« on: April 01, 2009, 11:28:16 PM »
This is something that's been bothering me for a while, I'm hoping one of you accounting/tax-nerds might have an answer.
Are there any tax-advantages given to schools that have religious foundations over those who do not? Since churches are tax exempt, whereas private organizations are typically not unless given charitable tax-exempt status, does this extend to private educational institutions? Or are secular private schools also given tax-exempt status? For instance, Chicago has six law schools: Loyola, DePaul, NW, UofC, Kent, & JMLS. The first two both have Roman Catholic affiliations, whereas the latter four have no religious affiliations. Does this status provide DePaul/Loyola any sort of tax advantage over the other four? Or is it the case that although the latter (and even former) schools are private, they are also given non-profit charitable status due to their educational objective so that they have the same tax status regardless of any religious affiliations.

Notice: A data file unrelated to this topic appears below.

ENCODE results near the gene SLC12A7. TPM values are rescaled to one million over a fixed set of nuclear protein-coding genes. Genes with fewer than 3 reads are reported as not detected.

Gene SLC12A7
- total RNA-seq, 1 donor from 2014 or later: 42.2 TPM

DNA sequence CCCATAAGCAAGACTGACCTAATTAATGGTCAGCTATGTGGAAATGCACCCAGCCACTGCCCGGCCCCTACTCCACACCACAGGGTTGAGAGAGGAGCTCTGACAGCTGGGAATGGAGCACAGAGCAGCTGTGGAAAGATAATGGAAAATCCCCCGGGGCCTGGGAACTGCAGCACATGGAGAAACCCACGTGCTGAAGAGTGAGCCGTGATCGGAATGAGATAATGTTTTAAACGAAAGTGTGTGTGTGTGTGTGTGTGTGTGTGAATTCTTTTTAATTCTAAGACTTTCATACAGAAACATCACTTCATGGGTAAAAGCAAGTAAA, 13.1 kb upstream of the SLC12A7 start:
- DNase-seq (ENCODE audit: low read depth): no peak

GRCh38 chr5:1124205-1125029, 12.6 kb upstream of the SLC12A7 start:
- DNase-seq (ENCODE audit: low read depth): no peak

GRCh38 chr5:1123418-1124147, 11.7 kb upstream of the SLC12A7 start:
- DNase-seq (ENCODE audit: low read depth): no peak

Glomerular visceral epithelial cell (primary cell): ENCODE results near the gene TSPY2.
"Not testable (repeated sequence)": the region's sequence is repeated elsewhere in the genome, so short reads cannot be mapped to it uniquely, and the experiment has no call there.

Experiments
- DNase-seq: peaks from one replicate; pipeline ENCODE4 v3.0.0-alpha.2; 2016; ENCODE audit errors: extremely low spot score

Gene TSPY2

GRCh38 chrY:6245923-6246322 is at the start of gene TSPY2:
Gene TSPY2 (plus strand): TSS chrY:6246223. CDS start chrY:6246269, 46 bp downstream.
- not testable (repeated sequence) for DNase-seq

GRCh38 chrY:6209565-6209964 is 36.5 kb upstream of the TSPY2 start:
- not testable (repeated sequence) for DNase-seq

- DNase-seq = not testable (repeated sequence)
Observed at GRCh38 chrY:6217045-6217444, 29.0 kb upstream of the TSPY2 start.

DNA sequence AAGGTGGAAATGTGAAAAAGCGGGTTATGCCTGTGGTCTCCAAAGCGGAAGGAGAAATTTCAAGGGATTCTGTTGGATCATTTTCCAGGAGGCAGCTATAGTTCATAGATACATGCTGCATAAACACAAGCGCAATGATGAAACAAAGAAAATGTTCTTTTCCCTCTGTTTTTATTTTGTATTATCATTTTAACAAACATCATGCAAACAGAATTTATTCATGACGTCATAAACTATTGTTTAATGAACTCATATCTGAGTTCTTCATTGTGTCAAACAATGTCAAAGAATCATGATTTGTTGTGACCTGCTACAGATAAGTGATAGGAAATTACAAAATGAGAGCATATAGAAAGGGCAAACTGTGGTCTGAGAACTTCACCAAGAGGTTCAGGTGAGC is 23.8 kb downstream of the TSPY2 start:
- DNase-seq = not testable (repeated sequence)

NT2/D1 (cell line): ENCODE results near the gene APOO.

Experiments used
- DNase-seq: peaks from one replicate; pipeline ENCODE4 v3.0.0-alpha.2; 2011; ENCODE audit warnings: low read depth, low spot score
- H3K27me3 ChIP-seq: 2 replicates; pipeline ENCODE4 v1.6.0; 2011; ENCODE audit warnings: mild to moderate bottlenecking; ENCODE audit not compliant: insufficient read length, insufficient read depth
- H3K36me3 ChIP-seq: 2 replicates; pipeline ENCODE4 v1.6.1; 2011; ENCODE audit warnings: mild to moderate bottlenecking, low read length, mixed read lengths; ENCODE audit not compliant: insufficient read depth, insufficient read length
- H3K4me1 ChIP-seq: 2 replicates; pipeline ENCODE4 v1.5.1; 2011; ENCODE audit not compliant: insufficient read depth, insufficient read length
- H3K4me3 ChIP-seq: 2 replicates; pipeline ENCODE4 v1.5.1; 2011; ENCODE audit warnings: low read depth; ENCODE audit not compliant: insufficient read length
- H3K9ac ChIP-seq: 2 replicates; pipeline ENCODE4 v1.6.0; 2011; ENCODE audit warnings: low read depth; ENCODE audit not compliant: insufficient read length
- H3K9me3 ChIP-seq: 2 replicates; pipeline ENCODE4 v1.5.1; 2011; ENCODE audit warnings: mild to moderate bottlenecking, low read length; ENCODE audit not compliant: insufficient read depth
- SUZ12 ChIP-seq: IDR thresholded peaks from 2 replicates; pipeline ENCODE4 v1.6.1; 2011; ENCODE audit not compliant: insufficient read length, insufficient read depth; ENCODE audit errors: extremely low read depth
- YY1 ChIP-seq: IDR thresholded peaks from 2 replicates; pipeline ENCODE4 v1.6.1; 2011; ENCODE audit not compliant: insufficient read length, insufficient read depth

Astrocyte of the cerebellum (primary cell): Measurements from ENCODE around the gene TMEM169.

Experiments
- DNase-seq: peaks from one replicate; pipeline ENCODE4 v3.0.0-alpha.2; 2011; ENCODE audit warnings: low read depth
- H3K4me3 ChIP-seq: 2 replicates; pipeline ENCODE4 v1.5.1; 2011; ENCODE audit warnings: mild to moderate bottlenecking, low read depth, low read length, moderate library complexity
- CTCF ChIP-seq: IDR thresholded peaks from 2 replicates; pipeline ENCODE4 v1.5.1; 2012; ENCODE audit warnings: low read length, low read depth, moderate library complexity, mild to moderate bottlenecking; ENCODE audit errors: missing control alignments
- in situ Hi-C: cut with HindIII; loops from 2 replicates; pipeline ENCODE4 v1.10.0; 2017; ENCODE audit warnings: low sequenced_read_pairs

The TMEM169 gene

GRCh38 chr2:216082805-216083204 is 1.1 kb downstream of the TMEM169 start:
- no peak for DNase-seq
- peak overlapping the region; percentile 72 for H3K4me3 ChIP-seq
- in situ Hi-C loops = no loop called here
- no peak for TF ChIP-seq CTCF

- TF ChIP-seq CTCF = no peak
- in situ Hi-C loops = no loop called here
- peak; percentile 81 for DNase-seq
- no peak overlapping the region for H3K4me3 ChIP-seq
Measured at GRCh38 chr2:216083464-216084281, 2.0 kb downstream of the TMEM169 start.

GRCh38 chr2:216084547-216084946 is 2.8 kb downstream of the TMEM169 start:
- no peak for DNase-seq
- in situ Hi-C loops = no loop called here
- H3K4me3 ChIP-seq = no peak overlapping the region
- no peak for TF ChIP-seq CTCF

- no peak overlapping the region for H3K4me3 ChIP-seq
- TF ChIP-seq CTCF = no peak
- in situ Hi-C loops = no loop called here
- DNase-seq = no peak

And I'm not referring to tax-advantages to the consumer/students, but rather to the organization itself in terms of having to pay taxes on property owned, monies received, or 'profits' earned.